Suma Recording’s rich history stretches back to 1934 with the formation of Cleveland Recording Company, Cleveland’s first professional recording facility. Originally founded by Frederick C. Wolf, Cleveland Recording grew to become a renowned world-class facility under the guidance of chief engineer and technician Ken Hamann. The studio was responsible for numerous hit records including The Outsiders’ “Time Won’t Let Me,” The Lemon Pipers’ “Green Tambourine,” “Nobody But Me” by The Human Beinz, Wild Cherry’s “Play that Funky Music” and records by Grand Funk Railroad, The James Gang, Polka King Frankie Yankovic, The O’Jays, and many more.


In 1970, Wolf sold Cleveland Recording to Ken Hamann and John Hansen, who moved the studio to a new location in 1972. In 1977, Cleveland Recording was forced to relocate again after the building the studio occupied was sold to Cleveland State University. At this time, Hamann and Hansen parted ways and Hamann founded Suma Recording, bringing most of the equipment from Cleveland Recording with him to the new picturesque location. This included an extensive microphone collection, custom recording consoles that Hamann designed and built himself with the assistance of his sons Paul and David as well as fellow Cleveland Recording engineer Michael Bishop, an army of analog tape machines, and a vintage Neumann cutting lathe. Cleveland Recording’s massive library of analog tapes and acetate records were also moved to the new location, where they still reside today.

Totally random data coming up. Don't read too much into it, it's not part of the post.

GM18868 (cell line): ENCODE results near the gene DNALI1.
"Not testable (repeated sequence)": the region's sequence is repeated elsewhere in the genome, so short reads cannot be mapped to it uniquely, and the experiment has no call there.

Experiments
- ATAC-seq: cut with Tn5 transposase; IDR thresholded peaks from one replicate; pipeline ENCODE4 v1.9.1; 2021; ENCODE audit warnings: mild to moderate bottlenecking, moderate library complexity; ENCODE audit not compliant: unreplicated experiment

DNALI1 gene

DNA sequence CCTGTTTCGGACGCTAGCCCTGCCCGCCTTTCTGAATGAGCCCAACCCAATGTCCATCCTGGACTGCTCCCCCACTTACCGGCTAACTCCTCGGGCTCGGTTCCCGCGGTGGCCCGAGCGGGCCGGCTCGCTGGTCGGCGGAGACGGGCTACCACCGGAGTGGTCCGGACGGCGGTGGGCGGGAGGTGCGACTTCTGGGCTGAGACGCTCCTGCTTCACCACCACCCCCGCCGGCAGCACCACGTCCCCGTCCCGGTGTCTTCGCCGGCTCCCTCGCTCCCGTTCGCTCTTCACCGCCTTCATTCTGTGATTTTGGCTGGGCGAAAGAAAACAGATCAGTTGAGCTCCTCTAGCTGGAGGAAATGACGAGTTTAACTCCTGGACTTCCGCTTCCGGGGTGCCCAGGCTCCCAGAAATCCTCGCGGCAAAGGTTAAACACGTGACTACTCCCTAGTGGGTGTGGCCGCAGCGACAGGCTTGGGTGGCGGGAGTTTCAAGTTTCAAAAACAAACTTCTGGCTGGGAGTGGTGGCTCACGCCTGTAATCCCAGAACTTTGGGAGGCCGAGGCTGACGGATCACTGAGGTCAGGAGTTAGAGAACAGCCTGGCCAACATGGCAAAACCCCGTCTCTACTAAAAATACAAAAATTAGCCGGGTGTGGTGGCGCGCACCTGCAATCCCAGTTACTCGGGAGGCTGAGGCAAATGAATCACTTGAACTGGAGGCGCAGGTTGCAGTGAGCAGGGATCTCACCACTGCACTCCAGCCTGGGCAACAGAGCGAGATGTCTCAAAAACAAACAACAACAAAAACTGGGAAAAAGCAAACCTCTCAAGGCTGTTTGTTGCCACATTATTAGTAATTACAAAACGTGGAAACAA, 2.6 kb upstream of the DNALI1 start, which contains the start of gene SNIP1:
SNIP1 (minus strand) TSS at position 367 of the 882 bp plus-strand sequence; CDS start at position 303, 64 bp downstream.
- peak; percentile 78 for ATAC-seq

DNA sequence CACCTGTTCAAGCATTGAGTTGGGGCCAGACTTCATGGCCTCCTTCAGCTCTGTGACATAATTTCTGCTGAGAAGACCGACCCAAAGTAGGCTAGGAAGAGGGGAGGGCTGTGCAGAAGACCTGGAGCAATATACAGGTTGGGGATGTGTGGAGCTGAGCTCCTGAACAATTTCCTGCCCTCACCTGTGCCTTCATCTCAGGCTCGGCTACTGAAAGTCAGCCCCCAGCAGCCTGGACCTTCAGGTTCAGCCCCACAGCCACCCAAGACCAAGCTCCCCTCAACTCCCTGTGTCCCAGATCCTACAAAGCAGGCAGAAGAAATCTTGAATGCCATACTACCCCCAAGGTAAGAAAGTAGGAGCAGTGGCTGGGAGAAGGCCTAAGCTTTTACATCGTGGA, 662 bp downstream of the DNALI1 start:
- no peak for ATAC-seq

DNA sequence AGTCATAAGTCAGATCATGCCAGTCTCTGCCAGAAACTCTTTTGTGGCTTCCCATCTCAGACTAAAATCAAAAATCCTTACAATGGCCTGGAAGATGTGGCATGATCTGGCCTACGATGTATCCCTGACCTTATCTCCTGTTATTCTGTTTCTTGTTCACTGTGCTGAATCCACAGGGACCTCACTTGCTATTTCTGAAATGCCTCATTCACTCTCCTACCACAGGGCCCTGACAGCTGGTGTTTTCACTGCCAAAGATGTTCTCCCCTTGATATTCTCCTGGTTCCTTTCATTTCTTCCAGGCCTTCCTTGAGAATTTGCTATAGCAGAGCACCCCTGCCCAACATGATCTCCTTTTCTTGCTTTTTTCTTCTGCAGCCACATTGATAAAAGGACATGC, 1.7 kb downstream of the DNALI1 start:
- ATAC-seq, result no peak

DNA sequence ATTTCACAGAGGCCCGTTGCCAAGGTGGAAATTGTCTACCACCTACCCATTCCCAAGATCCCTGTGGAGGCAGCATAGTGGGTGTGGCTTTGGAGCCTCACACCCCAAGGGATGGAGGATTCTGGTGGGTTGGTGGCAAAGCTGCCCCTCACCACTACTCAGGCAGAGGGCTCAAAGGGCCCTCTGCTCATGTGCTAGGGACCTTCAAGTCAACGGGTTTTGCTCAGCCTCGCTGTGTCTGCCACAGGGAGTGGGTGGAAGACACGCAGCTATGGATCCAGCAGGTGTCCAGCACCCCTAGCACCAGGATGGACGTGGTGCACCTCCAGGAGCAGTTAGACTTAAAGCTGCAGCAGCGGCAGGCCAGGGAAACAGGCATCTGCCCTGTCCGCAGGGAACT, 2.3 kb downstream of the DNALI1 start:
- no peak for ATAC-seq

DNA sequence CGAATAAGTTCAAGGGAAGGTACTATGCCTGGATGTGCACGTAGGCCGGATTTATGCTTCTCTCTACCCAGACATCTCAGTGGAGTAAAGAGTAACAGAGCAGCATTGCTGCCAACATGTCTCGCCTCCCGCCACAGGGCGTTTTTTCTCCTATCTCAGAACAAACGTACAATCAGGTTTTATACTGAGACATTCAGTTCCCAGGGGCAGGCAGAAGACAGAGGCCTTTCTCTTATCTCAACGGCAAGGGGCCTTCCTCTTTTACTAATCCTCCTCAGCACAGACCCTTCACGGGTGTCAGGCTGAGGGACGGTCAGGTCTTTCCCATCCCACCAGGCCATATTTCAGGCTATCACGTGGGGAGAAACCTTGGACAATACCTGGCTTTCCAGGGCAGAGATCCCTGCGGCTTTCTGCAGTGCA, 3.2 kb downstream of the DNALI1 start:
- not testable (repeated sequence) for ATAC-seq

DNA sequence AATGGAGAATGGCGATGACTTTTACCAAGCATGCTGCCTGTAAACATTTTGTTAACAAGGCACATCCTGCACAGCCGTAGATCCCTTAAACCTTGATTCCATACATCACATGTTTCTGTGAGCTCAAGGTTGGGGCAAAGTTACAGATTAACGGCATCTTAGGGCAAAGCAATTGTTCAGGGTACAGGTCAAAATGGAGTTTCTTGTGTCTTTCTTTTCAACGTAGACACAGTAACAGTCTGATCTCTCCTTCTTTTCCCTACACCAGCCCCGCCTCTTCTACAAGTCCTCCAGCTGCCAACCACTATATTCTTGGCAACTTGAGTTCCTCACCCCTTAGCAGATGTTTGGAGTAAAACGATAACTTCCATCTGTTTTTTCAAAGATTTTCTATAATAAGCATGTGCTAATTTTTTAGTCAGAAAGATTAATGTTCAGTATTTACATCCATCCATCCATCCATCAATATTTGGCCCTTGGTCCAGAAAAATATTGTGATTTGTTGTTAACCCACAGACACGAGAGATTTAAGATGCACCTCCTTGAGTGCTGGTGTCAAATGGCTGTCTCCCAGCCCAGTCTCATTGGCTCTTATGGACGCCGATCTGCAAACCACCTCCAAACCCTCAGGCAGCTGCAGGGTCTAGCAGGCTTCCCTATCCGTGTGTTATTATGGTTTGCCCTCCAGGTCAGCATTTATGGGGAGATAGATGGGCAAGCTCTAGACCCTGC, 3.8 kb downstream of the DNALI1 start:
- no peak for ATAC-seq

Suma continued under the ownership of Ken Hamann until his passing in 2003 at which time his son Paul (who had worked with his father from an early age) took the reins, operating the studio until his untimely passing in 2017. Throughout this time, the Hamanns continued to make waves working with bands and artists such as Pere Ubu, Brian Wilson, Lenny Kravitz, Wild Cherry, Michael Stanley, Robert Lockwood Jr., Guided by Voices, and The Black Keys to name just a few.


In 2018, Suma was purchased by current owner/operator Michael Seifert and an extensive rehabilitation and renovation project, involving the building as well as the equipment, commenced. In January of 2021, Suma began booking clients again on a limited basis with the studio officially reopening to the public in early 2022. We are honored to carry the Hamann’s legacy forward with the hope that music and creative energy will continue to fill Suma’s hallowed halls for generations to come.

Ken Hamann
Ken Hamann (Photo Credit: Plain Dealer Historical Photograph Collection)
Paul Hamann
Paul Hamann (Photo Credit: Peggy Turbett / The Plain Dealer)